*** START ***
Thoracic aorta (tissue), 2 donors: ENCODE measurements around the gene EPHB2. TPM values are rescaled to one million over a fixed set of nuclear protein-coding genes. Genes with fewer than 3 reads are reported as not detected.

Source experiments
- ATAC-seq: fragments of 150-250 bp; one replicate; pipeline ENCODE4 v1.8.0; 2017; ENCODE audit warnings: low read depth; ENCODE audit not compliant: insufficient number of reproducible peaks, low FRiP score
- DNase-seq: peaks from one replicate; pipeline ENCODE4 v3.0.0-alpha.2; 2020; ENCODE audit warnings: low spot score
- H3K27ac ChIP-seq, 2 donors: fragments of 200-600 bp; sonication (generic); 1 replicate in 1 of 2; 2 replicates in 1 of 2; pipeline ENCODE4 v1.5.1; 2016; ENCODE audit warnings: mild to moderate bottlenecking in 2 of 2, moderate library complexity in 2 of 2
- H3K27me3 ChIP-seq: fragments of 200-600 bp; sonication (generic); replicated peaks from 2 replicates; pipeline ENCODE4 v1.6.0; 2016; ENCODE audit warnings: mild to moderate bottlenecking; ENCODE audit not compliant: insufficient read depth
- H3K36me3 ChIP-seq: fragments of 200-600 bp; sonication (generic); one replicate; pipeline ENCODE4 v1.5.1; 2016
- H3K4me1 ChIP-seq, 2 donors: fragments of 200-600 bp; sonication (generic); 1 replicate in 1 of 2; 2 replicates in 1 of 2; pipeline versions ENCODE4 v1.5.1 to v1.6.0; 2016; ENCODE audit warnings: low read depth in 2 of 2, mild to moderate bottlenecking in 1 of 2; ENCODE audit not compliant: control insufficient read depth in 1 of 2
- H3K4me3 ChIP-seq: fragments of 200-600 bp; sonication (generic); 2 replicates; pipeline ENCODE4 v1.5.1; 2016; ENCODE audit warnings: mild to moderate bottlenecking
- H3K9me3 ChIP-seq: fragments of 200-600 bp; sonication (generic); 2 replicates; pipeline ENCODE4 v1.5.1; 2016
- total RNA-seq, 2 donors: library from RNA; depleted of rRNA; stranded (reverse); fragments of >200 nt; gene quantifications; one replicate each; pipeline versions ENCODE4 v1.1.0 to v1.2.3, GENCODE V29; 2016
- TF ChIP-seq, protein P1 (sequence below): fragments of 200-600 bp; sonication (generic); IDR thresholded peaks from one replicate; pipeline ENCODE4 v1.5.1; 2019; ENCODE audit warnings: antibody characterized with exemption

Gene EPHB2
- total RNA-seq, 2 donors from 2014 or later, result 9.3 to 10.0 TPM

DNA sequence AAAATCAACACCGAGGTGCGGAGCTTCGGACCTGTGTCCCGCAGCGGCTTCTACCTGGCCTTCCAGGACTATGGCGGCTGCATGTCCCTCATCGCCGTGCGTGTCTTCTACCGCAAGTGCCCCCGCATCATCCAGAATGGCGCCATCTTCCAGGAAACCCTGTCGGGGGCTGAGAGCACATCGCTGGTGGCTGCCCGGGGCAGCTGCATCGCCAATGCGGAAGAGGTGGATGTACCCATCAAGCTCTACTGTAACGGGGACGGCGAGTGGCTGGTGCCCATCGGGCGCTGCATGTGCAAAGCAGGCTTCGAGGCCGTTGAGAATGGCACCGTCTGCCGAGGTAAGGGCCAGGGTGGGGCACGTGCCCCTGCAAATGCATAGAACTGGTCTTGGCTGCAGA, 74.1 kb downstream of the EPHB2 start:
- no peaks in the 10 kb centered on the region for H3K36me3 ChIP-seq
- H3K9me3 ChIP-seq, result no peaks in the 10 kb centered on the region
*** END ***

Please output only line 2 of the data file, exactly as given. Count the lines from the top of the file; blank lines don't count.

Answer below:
Source experiments